Think how bad you would look if you started telling a judge "they don't have a license" and then they say "sure we do." or "we don't need one because blah, blah, blah." The judge won't care and won't waste time on it because it is really immaterial to the case. It is a simple "I agreed to pay you $200 for a service and then changed my mind because you provided less of a service than I thought I was getting." Then, instead of working it out, you broke the contract and took off without paying.

Let's say you go into a restaurant and order some chicken. The dish comes and the chicken is - in your opinion - undercooked. You eat part of the meal (veggies, drinks, maybe even part of the chicken.)

What do you do next?

1. Most people would call for the waiter or manager and complain. The restaurant would either make it right or you would tell them you are leaving and (most likely) not have to pay the bill.

2. On the other hand, if you just got up and walked out, they would probably call the cops because you ran out on the check.

From what has been written here, #2 seems closer to what happened. You can bet the BO will sell it that way.



I still say pay the $200, get a "paid in full" statement in exchange and call it a lesson learned. Then call the town and complain about the license.

Last edited by Tazmanian Devil; 11-01-2013 at 05:58 PM.
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post #13 of 15 Old 11-01-2013, 05:59 PM
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I'm amazed the BO is suing for $200. I can't even imagine going after something so small and my board bill here for full board and care is only a little over $200! It's roughly $100 to file in Small Claims, plus the amount it takes to properly serve the person you're suing and then you have to spend your day in town at court .....My TIME is worth more than that. LOL!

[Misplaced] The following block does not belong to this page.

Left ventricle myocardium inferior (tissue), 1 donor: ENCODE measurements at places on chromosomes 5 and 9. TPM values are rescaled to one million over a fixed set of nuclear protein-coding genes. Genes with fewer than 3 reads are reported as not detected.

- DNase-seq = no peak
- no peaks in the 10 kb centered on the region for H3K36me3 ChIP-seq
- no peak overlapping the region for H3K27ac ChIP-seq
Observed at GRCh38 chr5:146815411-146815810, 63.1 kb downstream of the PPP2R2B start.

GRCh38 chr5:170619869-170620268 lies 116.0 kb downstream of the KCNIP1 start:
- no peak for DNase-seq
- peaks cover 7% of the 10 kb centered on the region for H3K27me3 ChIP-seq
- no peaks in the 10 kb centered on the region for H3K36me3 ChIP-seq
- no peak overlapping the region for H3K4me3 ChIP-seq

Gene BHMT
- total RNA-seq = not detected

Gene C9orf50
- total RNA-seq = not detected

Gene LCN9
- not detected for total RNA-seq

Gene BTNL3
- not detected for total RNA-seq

Show up in court with your proof of the moldy hay, bring in articles from Veterinary sources that talk about the importance of the quality and cleanliness of the hay, call your vet and get a statement of what an average emergency vet call for colic would cost you and show up in court on the day. If she shows up, you have some ammo to fight with, but I wouldn't be surprised if she didn't bother to show. For $200, REALLY? LOL!
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post #14 of 15 Old 11-01-2013, 06:20 PM
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Honestly, I think she's probably going to threaten but not actually take you to court. As Dreamcatcher pointed out, $200 is not worth the effort.

If it had been me in your case I would have left too, but I would not have shorted the board. No matter how bad the care, it was still what you agreed to pay and not paying it just puts you on a level with the BO.
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post #15 of 15 Old 11-02-2013, 10:03 AM
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My take is that you pay the $200 and look at it as a tuition fee for learning by your mistakes of not getting everything in writing. Don't go slamming any doors as history has a way of repeating itself and you may one day need to go back there. If she has to be licensed and isn't, you would be in essence firing her and taking away her income.